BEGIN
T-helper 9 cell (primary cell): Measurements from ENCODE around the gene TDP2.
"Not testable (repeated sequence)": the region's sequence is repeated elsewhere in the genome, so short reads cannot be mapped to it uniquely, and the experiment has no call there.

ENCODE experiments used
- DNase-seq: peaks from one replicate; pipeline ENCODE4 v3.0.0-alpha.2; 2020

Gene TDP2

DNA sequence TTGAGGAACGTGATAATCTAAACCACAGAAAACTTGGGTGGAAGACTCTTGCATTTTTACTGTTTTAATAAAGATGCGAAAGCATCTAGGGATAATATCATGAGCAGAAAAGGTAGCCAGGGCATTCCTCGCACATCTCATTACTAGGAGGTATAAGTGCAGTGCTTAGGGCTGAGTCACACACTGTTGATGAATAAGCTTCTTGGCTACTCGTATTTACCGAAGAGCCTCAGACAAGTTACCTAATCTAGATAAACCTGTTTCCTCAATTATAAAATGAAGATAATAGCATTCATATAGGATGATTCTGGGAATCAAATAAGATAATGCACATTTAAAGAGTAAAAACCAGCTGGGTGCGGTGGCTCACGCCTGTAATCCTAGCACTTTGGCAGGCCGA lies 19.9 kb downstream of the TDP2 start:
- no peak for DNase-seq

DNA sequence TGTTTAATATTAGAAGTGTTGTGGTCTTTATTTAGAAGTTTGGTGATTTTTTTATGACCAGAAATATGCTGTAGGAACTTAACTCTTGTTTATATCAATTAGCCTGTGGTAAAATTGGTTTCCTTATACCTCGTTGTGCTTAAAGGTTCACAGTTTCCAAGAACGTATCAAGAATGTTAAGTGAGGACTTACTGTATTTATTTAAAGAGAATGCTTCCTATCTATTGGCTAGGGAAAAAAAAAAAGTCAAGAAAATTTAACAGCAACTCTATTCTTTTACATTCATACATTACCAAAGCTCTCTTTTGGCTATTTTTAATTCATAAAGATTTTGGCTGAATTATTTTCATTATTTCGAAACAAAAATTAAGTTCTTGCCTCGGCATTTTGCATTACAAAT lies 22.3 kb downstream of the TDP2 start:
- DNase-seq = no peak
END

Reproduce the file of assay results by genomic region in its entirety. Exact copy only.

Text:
T-helper 9 cell (primary cell): Measurements from ENCODE around the gene TDP2.
"Not testable (repeated sequence)": the region's sequence is repeated elsewhere in the genome, so short reads cannot be mapped to it uniquely, and the experiment has no call there.

ENCODE experiments used
- DNase-seq: peaks from one replicate; pipeline ENCODE4 v3.0.0-alpha.2; 2020

Gene TDP2

DNA sequence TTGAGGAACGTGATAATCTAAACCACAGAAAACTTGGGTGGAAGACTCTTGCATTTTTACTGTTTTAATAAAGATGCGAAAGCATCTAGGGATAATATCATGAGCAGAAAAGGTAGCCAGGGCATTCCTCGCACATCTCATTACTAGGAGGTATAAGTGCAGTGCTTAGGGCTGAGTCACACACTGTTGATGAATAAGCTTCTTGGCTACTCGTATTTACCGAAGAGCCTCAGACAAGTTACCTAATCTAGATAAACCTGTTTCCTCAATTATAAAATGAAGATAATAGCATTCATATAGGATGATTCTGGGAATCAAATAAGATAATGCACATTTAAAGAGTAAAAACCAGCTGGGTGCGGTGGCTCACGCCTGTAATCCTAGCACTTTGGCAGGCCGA lies 19.9 kb downstream of the TDP2 start:
- no peak for DNase-seq

DNA sequence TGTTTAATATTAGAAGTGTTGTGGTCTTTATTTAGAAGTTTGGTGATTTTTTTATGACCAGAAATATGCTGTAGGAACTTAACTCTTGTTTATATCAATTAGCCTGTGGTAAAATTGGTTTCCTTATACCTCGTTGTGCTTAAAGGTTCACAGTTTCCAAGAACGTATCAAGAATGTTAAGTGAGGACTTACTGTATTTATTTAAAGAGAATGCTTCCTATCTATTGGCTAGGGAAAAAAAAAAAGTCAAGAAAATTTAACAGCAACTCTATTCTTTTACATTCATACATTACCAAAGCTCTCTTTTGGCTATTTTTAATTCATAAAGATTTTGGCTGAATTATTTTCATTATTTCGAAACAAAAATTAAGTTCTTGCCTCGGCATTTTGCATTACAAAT lies 22.3 kb downstream of the TDP2 start:
- DNase-seq = no peak